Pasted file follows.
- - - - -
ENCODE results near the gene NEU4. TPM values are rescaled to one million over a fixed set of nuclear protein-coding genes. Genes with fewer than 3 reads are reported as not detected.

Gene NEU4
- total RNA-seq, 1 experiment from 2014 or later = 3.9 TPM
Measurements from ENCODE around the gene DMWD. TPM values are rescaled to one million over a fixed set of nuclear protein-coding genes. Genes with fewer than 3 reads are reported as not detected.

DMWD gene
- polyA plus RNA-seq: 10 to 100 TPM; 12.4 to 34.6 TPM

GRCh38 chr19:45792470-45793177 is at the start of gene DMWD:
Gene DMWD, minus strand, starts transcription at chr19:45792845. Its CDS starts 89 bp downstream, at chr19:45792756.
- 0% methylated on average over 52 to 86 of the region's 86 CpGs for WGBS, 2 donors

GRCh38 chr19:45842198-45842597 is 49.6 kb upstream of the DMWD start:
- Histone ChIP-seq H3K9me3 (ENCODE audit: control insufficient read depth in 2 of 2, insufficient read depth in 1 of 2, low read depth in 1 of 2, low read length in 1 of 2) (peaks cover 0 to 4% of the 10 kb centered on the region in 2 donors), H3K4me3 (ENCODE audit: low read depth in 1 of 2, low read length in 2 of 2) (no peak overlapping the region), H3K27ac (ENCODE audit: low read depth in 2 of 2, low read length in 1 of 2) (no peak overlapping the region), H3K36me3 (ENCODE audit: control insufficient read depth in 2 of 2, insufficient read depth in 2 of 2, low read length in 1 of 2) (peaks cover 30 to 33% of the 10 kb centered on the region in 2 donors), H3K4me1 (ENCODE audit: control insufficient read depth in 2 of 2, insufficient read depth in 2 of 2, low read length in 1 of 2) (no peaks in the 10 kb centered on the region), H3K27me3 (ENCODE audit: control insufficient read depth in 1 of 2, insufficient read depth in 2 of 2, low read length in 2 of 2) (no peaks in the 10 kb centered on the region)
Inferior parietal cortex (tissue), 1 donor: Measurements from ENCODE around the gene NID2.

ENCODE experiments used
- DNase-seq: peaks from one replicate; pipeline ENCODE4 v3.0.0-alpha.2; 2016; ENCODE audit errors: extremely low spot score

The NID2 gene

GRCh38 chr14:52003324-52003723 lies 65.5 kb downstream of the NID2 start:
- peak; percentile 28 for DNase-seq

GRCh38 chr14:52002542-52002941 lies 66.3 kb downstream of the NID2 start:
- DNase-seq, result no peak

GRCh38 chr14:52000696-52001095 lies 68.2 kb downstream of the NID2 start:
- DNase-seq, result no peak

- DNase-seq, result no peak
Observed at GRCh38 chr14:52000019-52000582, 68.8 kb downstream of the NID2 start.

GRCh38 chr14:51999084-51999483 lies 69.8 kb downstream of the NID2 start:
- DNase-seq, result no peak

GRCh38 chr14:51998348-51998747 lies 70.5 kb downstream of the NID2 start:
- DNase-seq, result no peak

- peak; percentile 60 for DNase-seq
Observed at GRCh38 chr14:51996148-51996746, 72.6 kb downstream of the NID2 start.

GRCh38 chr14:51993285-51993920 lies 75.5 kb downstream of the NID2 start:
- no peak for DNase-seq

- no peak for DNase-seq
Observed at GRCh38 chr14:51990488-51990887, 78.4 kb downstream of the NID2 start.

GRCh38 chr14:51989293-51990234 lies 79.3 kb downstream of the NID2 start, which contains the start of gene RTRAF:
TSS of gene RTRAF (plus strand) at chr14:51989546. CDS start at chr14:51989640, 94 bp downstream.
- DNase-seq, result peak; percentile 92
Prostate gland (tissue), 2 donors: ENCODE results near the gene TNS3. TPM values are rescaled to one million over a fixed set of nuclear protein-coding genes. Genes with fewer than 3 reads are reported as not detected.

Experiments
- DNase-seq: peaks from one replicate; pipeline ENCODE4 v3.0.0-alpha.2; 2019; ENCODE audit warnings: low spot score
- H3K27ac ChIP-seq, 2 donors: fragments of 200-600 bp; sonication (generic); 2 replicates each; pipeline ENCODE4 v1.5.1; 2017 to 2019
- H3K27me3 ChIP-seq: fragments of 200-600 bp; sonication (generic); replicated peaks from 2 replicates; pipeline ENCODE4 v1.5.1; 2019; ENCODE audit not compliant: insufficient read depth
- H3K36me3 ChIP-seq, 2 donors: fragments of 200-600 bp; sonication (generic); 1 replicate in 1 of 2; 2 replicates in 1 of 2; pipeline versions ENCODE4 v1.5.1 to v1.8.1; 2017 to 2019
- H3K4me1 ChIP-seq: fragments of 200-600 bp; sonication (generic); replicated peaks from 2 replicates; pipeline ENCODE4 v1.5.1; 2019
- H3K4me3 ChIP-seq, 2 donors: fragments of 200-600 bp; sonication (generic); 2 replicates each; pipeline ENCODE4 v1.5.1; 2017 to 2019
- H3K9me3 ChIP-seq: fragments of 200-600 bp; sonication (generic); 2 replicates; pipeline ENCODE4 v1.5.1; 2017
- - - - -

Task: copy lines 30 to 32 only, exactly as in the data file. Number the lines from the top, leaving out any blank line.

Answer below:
GRCh38 chr14:51993285-51993920 lies 75.5 kb downstream of the NID2 start:
- no peak for DNase-seq

- no peak for DNase-seq